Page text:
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Most of my novels at home have a devoured look to them: scribbled on, folded over, cracked down the middle, liberally stained with coffee. All the usual tell-tale signs of a ravenous reader I suppose, or at least, that’s what I tell myself to justify my messiness.
Reading has always been, much like writing, an intellectual expedition into places, spaces and moments, that I both, care very much and very little about. It is an alternative form of being and living, outside the humdrum of tedious mundanity. As a reader, I’m a solitary sojourner relishing curious excursions hither and thither, guided by a thoroughly subjective inner compass. On occasion, I stumble upon a book that serves, not only as a pleasant deviation from the common trail, but, as a fundamental game-changer to my perception of reality.
Enter, Virginia Woolf’s, “Mrs. Dalloway”.
Make no mistake, “Mrs. Dalloway” is an irreducibly strange book. On the surface, it sounds suspiciously dull. But there is a sense of playful deceptiveness to this monotony. It masquerades as a story about a single routine day and yet contains a multitude of pressing complexities about the human condition. It is an understated meta-analysis of the world that also delivers a cutting social satire against the primness of 19th century England.
The novel depicts a single day in June from the perspective of a number of characters. The year is 1923. The Great War is over, but the torrid memory of its unprecedented destruction still hovers over England.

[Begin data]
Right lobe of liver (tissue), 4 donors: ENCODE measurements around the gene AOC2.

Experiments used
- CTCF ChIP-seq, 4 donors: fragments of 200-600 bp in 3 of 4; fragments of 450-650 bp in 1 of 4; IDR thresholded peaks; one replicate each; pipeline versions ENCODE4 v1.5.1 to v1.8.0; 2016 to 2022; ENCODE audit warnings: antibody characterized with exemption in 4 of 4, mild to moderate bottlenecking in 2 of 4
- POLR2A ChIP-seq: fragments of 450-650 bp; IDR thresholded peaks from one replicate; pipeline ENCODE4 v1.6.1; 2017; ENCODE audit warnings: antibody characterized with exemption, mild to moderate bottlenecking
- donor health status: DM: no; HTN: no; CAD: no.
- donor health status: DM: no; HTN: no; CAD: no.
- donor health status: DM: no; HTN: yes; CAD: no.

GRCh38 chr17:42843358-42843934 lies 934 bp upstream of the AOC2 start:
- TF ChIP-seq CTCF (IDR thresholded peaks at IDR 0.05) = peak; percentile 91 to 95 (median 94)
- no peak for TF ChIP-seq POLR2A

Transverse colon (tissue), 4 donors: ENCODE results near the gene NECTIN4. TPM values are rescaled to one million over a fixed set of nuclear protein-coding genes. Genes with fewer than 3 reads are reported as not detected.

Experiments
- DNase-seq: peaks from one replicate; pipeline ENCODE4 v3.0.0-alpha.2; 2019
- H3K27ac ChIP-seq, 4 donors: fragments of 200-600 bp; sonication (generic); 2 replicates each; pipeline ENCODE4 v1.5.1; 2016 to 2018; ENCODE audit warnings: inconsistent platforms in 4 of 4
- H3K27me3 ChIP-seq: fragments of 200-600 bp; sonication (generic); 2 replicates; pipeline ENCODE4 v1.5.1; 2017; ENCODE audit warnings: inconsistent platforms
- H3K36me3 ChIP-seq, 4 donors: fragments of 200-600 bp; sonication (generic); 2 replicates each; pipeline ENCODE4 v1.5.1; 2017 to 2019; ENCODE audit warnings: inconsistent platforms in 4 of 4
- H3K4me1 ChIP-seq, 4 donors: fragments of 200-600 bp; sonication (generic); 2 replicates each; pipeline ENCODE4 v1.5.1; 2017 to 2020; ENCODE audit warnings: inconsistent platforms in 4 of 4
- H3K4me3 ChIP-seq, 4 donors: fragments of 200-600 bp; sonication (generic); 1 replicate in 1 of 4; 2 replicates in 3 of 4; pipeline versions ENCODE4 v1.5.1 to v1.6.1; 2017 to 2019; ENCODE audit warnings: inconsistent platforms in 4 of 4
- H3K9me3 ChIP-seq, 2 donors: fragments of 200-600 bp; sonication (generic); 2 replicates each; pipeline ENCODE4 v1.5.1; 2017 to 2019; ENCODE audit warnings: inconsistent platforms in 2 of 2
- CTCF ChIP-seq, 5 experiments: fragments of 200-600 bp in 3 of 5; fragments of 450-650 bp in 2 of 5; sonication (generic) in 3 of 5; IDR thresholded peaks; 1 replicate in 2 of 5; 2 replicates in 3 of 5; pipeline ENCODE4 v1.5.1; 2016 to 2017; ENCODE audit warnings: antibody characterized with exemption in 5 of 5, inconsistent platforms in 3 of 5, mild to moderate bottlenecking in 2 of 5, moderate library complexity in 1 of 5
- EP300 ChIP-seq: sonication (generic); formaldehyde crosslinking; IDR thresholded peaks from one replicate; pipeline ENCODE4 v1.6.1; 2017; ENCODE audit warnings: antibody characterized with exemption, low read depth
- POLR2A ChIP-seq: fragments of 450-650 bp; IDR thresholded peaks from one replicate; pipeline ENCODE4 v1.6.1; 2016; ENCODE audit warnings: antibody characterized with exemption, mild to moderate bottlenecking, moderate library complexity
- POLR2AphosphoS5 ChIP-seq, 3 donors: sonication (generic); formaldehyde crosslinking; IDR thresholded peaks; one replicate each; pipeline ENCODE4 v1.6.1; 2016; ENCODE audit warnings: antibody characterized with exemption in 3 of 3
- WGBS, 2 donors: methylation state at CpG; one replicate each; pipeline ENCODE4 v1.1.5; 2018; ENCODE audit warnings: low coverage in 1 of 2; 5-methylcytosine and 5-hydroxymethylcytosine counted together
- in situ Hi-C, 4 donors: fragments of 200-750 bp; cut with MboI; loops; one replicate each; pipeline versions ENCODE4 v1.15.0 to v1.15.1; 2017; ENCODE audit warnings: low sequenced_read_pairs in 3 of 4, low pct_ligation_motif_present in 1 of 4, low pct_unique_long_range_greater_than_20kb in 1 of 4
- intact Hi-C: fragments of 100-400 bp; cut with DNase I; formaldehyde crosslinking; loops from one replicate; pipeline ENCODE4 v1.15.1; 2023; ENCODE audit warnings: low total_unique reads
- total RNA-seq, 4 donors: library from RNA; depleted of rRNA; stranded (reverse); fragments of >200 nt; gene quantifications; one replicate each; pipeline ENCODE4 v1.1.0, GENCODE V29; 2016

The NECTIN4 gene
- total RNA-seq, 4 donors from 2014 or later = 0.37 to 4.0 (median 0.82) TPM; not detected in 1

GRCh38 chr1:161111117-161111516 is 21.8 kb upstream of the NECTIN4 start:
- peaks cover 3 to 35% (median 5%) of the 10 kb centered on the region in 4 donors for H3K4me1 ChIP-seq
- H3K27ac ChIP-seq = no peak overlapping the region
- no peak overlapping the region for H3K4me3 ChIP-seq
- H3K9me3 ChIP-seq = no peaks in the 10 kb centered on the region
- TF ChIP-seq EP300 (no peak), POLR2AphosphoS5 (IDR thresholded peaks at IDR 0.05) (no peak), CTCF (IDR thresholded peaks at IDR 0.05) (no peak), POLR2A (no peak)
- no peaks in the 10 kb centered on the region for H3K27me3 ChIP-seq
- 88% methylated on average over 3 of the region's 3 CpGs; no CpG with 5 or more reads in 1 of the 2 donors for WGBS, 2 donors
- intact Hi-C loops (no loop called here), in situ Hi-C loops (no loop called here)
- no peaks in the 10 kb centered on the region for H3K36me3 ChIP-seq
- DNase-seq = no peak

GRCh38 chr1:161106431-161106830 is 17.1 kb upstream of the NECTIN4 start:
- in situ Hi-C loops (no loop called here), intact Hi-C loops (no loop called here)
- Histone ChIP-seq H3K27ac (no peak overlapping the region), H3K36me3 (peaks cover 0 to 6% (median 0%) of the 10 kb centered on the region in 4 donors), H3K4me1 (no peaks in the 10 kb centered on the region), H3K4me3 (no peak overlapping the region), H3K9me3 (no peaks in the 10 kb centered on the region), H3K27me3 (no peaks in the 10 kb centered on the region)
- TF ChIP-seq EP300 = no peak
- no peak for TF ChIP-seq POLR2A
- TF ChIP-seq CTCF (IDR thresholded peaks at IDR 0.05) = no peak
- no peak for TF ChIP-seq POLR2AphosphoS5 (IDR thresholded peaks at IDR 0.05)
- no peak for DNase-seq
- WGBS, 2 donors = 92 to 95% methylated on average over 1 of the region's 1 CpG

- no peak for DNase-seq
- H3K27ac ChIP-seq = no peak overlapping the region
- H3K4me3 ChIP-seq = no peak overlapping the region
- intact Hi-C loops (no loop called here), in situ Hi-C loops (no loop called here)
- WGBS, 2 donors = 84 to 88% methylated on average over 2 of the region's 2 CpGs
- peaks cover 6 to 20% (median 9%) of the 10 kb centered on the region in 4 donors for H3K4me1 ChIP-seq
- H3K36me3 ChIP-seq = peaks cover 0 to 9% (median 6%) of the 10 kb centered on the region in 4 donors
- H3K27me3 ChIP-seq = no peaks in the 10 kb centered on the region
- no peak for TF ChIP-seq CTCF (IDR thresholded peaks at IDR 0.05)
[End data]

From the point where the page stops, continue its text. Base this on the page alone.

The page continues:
For it was the middle of June. The War was over, except for some one like Mrs. Foxcroft at the Embassy last night eating her heart out because that nice boy was killed…but it was over; thank Heaven – over. It was June…and everywhere, thought it was still early, there was a beating, a stirring of galloping ponies, tapping of cricket bats… - Mrs. Dalloway
In a ritzy part of London, a middle-aged woman plans a party. She ventures out to get flowers. An old flame casually drops by for a visit. She is snubbed by an acquaintance. Later, guests pour into her house for the party. In the midst of all this, she hears news of a stranger’s violent death. In between these modest plot points, Clarissa Dalloway catapults through various thought processes and anxieties. Eventually, she lies down for a rest, and takes note of Big Ben singing out the hours as they pass.
There is a haunted and ethereal beauty to Virginia Woolf’s prose. Each word is meticulously chosen not only for poetic effect but to develop resonance in the reader’s mind long after the book is finished. The streets of London form a vibrant character in itself - the parks are buzzing with strollers and vibrating trees from the sounds of chirping birds. Just as London is pulsing with activity, life and the human mind pulses with a living force.
The novel also doesn’t assume the classic narrator’s omniscient (God-like) view over the world. Woolf’s narrator is uncannily reminiscent to the current-day equivalent of ‘freestyle rappers’; it cartwheels across different dimensions and settings, sometimes passing the storytelling baton to different protagonists along the way. The transition between narrators is so subtle it can hardly be noticed. It would not be too farfetched to think of ‘Mrs Dalloway’ as a chorus of voices, none of which match either in pitch or scale, yet when combined, they sing a mesmerising tune that speaks of human suffering, despair and regret.